Canada’s Food Guide has gone through a number of transformations since the creation of its predecessor – the more sternly named Canada’s Official Food Rules – 70 years ago. In comparison to the original Food Rules, the current Food Guide has fewer food groups, no specific recommendations about eating four to six slices of “Canada Approved Vitamin B Bread” per day, and definitely no rifle-toting milk bottles marching off to war on the posters and pamphlets promoting it.
As post-doc Ian Mosby found in his doctoral research on the history of food and nutrition in Canada during the Second World War, the original Food Rules document certainly bore the mark of its wartime origins.
“The war was very much the catalyst for the creation of Canada’s Official Food Rules,” he says, “and this was captured in the slogan that often accompanied it: ‘Eat Right, Feel Right – Canada Needs You Strong.’” Mosby found that despite wartime claims that more than 60 per cent of Canadians were suffering from some form of malnutrition, the authors of the Food Rules were less concerned with preventing illnesses like scurvy or pellagra than about ensuring the maximum efficiency and effectiveness of Canada’s soldiers, war workers and mothers.
“You can see this in the early imagery of the wartime nutrition campaign,” Mosby explains. “Besides the images of bottles of milk marching with rifles, they showed war workers drinking milk out of the bottle, and smiling soldiers eating scientifically-designed rations.” The Food Rules were typically accompanied by educational materials suggesting mothers were to blame for the poor health of their families and that only by reforming their shopping and cooking practices would they make a real contribution to the war effort.
Mosby is currently in the process of finishing his book manuscript entitled Food Will Win the War: The Politics, Culture and Science of Food During Canada’s Second World War. The manuscript is based on his PhD dissertation, which he completed at York University in 2011.
The result of extensive archival research, including a number of trips to the culinary collection in the U of G archives, Mosby’s book will include detailed examinations of wartime nutrition research and public education campaigns; popular responses to food rationing and price control efforts; the mobilization of women’s patriotic voluntary labour; the production and use of wartime recipes and cookbooks; and the role of nutrition experts in postwar reconstruction planning.
According to Mosby, his favourite part of this research has always been the recipes from old cookbooks – and he has gathered quite a collection over the past six years. “There’s something about being able to taste, smell and eventually eat your primary sources that makes food history unique and always interesting,” he says.
Among his favourites are a milk-less, egg-less, butter-less and sugar-stretching dessert called Canada War Cake and a bizarre recipe for a “green salad” containing ingredients such as gelatine, green food colouring and horseradish. “I think one of the real mysteries I hope to solve through my research is why these kinds of unfortunate salads became so popular in the 1940s and 1950s,” he jokes.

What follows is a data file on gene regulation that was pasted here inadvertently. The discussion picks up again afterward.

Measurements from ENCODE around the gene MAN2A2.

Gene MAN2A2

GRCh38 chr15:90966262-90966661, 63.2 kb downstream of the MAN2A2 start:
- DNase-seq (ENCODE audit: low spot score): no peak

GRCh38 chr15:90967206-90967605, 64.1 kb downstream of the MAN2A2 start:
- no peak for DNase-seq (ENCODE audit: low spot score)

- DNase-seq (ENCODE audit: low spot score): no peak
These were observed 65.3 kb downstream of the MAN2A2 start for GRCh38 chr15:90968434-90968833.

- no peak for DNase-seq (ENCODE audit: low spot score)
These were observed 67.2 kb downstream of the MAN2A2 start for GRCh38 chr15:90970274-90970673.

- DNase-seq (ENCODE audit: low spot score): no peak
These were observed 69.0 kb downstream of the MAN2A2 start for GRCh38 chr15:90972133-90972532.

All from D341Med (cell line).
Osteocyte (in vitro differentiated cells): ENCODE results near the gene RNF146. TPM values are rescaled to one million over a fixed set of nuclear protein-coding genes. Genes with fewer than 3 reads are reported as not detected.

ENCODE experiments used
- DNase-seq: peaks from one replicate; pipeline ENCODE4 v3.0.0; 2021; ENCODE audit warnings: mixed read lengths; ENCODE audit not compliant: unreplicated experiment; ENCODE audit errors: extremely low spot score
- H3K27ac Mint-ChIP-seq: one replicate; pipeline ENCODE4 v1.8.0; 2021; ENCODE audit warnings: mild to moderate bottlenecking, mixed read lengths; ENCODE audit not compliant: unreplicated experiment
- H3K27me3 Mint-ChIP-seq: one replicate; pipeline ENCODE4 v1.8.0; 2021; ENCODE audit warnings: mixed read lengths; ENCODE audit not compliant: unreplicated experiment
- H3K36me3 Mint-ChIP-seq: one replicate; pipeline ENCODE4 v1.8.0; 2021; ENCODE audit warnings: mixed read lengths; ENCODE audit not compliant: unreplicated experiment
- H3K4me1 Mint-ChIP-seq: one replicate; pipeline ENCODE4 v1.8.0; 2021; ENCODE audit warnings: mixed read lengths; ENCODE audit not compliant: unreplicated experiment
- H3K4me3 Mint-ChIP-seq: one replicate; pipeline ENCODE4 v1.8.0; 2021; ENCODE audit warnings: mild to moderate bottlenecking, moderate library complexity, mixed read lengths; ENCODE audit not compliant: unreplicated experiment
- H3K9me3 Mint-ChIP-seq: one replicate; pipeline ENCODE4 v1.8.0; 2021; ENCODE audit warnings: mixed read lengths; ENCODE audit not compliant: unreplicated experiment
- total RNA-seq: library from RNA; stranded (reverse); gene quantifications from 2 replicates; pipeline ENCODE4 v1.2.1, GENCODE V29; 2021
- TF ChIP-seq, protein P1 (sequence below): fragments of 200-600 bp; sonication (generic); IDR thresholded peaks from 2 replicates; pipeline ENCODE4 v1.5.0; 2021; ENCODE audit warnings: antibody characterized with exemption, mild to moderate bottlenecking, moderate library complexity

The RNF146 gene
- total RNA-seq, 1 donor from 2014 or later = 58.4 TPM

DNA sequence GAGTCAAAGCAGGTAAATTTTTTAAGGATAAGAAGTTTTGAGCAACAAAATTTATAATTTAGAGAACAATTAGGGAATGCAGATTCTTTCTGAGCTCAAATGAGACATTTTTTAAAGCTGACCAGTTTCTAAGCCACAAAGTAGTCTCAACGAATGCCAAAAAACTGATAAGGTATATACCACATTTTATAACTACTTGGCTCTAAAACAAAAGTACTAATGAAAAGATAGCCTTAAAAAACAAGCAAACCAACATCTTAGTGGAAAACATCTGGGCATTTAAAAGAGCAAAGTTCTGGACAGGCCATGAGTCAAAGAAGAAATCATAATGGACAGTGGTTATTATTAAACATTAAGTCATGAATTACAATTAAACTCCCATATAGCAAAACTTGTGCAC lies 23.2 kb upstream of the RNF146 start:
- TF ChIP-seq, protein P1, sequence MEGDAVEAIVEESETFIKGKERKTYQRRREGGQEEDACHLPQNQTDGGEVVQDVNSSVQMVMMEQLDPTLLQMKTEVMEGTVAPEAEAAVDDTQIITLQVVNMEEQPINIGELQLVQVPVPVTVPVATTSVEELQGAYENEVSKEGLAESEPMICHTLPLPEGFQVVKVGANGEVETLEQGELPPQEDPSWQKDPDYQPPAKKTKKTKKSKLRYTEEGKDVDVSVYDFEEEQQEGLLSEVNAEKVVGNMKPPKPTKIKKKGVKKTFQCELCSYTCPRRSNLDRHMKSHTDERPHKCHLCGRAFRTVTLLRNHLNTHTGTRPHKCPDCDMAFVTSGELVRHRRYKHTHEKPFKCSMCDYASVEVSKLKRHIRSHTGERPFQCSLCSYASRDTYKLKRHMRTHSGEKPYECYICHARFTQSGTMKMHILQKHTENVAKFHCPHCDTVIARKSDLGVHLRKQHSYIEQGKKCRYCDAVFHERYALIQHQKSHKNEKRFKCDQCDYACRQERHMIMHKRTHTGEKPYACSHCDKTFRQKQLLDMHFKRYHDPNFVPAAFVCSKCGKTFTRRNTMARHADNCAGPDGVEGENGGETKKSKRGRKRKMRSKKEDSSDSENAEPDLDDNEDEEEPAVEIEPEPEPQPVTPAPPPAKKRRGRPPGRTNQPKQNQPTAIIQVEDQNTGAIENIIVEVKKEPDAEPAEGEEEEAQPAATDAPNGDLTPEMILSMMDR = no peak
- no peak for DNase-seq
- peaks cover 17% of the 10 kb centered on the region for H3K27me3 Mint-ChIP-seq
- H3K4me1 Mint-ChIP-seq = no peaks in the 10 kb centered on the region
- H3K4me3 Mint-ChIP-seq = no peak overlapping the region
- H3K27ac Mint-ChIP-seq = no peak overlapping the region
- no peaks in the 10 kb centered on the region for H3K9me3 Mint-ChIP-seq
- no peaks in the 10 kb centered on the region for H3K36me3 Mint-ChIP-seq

It’s possible that Mosby might come up with at least a few answers to this question through his new research project which is tentatively titled, “Engineering Dinner: Postwar Food Technology and the Industrial Transformation of the Canadian Diet.” This new project looks at six foods that represent some of the profound changes in Canadians’ eating habits that took place between 1945 and 1990: enriched white bread, diet soda, fish sticks, canola oil, frozen French fries, and instant macaroni and cheese.
Sound like a typical student menu? Maybe, but the reality is that these foods only recently entered our food chain, and Mosby is curious about how they became so popular with Canadians. Novelty, he suggests, clearly played an important role early on. “We look at these as junk foods, but in the late 1940s, they were seen as modern foods.”
Another factor, he says, is that people’s ideas of the value of a woman’s time began to change. With more women entering the workforce, but still expected at that time to handle cooking and housework, saving 10 or 15 minutes at dinner time with a convenience food was definitely worthwhile.
“Many people genuinely saw potential for liberating women through the increased availability of processed convenience foods,” Mosby says. “Although the reality may not have lived up to the expectations, it’s fascinating to try to figure out how people responded to the first boxes of fish sticks or bags of frozen French fries arriving at the grocery store.” In addition, he suggests, many of these foods were popular with children, and this fit into the idea of the more child-centred family of the post-war era.
He’ll be diving into the community cookbooks in the archives once again to see when and how people began incorporating these foods into their everyday cooking. “The culinary collection is really an amazing resource, and Guelph is lucky to have it,” Mosby says.